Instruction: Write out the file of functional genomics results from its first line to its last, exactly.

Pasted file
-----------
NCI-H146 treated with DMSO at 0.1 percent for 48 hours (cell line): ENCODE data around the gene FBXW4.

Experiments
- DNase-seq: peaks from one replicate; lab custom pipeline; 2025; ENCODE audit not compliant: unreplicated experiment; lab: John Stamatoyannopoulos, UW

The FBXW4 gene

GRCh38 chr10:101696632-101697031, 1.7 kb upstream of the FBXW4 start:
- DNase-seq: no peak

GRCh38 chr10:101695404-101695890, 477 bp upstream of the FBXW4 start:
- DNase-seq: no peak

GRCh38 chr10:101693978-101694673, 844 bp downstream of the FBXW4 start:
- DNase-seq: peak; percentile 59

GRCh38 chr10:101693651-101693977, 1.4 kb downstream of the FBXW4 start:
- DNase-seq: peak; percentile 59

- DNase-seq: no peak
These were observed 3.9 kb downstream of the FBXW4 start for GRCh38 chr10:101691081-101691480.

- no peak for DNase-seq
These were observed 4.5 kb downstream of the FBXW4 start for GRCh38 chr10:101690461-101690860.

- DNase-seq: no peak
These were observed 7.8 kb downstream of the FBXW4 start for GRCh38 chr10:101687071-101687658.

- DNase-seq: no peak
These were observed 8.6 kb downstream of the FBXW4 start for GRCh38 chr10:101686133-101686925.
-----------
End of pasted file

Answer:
NCI-H146 treated with DMSO at 0.1 percent for 48 hours (cell line): ENCODE data around the gene FBXW4.

Experiments
- DNase-seq: peaks from one replicate; lab custom pipeline; 2025; ENCODE audit not compliant: unreplicated experiment; lab: John Stamatoyannopoulos, UW

The FBXW4 gene

GRCh38 chr10:101696632-101697031, 1.7 kb upstream of the FBXW4 start:
- DNase-seq: no peak

GRCh38 chr10:101695404-101695890, 477 bp upstream of the FBXW4 start:
- DNase-seq: no peak

GRCh38 chr10:101693978-101694673, 844 bp downstream of the FBXW4 start:
- DNase-seq: peak; percentile 59

GRCh38 chr10:101693651-101693977, 1.4 kb downstream of the FBXW4 start:
- DNase-seq: peak; percentile 59

- DNase-seq: no peak
These were observed 3.9 kb downstream of the FBXW4 start for GRCh38 chr10:101691081-101691480.

- no peak for DNase-seq
These were observed 4.5 kb downstream of the FBXW4 start for GRCh38 chr10:101690461-101690860.

- DNase-seq: no peak
These were observed 7.8 kb downstream of the FBXW4 start for GRCh38 chr10:101687071-101687658.

- DNase-seq: no peak
These were observed 8.6 kb downstream of the FBXW4 start for GRCh38 chr10:101686133-101686925.